Hammond B-3 vet Caesar Frazier and company offer listeners drawn to vintage jazz organ abundant relief with this album, clearly inspired by the keyboardist’s organ-combo influences. Suffice to say, fans of Jimmy Smith, Brother Jack McDuff, Shirley Scott, and Don Patterson, to say nothing of guitarists Kenny Burrell, Grant Green, and George Benson, have reason to cheer.
Though Closer to the Truth marks Frazier’s label debut on Savant, his list of credits, including a pivotal association with saxophonist Lou Donaldson, is as impressive as it is long. Unsurprisingly, the 11 performances here are stamped by Frazier’s authority and soulful, none more so than the Benny Golson standard “Blues March,” cast as a hypnotic funk interlude streaming with evocative solos by the bandleader, tenor saxophonist Lyle Link, and guitarist Jacques Lesure. Selecting album highlights is tricky, though, since repeat spins of Nat Adderley’s “Jive Samba,” George Shearing’s “Lullaby of Birdland,” and Frazier’s own “Codes” reveal new virtues and nuances.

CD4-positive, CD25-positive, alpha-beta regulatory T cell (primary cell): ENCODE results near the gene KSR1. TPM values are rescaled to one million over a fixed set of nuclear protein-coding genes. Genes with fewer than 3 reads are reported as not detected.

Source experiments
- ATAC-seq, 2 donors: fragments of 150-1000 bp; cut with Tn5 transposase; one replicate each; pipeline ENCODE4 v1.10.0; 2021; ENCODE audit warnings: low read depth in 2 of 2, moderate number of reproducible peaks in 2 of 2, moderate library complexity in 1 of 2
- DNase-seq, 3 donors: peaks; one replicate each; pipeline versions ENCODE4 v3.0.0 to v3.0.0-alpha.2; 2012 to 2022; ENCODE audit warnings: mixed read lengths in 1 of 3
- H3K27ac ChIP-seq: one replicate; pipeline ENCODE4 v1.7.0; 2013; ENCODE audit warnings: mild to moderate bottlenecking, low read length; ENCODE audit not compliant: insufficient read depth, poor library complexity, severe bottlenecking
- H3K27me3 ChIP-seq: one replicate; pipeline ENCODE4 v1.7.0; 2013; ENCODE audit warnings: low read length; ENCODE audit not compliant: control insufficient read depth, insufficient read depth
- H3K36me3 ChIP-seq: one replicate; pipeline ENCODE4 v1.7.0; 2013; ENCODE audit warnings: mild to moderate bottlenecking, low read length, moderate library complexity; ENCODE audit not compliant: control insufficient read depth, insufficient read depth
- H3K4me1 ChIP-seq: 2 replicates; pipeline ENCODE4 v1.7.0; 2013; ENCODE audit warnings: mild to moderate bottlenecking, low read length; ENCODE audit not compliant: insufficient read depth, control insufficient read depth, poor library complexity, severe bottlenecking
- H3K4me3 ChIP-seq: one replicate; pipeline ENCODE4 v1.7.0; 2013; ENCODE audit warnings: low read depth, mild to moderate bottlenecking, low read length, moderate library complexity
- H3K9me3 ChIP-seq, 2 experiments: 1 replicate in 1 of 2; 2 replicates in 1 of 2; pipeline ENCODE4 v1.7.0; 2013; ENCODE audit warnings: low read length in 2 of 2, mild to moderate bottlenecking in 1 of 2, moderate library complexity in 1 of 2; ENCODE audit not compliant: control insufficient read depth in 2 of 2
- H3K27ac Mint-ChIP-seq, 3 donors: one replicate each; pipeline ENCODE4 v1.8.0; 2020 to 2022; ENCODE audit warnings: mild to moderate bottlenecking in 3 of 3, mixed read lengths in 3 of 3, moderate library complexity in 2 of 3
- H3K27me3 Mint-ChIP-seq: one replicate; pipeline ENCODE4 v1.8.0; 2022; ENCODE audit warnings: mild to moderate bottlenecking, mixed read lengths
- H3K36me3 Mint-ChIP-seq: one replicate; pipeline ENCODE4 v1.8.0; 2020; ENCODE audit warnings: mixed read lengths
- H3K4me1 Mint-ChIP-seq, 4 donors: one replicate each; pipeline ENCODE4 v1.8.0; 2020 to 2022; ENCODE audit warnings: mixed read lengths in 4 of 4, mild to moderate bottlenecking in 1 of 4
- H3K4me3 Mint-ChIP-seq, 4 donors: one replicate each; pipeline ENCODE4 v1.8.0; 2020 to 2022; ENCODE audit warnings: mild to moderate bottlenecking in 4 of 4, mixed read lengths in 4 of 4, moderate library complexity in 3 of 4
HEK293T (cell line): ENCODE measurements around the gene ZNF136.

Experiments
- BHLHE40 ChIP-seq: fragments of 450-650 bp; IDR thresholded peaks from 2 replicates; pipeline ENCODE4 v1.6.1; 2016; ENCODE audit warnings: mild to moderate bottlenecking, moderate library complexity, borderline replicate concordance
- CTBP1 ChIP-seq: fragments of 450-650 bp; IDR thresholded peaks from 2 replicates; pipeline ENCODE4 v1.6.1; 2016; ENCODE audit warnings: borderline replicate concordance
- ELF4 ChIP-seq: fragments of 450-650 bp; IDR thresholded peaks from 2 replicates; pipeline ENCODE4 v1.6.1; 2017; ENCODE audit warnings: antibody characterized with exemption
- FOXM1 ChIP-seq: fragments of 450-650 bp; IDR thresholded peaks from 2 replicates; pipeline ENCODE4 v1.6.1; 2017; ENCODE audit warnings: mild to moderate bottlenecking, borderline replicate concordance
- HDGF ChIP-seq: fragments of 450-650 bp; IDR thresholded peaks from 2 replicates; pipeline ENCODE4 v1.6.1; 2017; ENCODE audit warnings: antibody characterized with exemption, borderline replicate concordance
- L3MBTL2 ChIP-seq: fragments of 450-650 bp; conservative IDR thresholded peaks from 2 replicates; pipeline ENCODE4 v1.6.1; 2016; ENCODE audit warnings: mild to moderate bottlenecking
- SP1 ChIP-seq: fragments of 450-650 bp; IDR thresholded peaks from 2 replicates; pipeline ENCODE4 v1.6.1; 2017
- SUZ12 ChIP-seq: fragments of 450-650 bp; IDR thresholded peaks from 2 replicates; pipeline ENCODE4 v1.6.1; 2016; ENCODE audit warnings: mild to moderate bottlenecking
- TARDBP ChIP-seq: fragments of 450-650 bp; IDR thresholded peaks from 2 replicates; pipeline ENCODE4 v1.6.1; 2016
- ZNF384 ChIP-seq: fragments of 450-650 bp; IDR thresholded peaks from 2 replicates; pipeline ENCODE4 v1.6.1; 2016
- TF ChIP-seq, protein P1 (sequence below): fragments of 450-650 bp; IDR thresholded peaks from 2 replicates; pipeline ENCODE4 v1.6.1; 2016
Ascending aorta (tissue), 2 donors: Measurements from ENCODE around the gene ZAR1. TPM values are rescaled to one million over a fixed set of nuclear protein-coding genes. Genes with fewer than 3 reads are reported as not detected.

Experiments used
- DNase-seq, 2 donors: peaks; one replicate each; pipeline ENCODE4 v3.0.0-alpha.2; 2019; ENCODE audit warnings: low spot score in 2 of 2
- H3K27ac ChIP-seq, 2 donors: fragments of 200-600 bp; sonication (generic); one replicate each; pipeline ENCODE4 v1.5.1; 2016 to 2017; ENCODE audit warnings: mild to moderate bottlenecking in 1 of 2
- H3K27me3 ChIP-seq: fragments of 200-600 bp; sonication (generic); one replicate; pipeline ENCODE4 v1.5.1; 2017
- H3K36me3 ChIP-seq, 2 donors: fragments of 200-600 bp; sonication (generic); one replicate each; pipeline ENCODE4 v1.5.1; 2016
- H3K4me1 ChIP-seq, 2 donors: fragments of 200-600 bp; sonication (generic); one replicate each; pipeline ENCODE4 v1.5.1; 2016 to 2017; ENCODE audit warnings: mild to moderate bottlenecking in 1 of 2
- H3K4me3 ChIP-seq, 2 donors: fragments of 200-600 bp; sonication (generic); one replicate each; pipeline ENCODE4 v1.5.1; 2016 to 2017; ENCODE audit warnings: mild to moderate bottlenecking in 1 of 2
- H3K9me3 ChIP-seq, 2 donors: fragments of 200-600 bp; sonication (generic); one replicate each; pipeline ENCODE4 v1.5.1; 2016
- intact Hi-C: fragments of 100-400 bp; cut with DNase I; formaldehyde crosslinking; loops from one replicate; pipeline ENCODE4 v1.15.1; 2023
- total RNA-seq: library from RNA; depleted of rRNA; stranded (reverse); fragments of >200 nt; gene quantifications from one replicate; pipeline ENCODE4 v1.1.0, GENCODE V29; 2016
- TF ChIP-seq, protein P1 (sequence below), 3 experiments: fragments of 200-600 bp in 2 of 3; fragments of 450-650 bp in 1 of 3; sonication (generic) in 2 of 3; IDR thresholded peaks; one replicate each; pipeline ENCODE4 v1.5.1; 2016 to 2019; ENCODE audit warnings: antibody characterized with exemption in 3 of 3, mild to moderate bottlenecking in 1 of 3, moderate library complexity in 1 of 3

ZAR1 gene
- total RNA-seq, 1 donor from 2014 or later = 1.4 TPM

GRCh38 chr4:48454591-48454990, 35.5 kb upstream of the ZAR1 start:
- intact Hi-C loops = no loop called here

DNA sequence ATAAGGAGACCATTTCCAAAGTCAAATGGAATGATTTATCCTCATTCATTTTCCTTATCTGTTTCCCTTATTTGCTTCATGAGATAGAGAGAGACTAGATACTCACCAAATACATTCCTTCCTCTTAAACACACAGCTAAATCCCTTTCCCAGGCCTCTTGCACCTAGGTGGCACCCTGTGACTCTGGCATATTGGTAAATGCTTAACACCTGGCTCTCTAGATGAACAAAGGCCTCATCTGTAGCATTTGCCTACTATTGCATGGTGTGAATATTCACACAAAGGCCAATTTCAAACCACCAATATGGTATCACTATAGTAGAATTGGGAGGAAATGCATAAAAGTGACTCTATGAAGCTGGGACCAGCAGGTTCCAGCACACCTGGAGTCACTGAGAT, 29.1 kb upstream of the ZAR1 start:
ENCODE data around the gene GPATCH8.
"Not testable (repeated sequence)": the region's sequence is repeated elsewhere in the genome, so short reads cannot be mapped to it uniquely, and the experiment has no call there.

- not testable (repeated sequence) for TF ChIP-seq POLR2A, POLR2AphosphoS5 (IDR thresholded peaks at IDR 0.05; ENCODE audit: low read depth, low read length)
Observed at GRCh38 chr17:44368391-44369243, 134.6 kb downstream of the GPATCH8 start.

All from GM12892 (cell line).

While there’s a lot to be said for Frazier’s slow-burn finesse—check out the album’s lovely, brush-stroked coda “That’s All”—the keyboardist also swings with consummate ease, adroitly aided by drummer Leon Joyce, Jr. Uncluttered and unfussy, the arrangements are another big plus: roomy enough to showcase each member of the group without resorting to routine exchanges.
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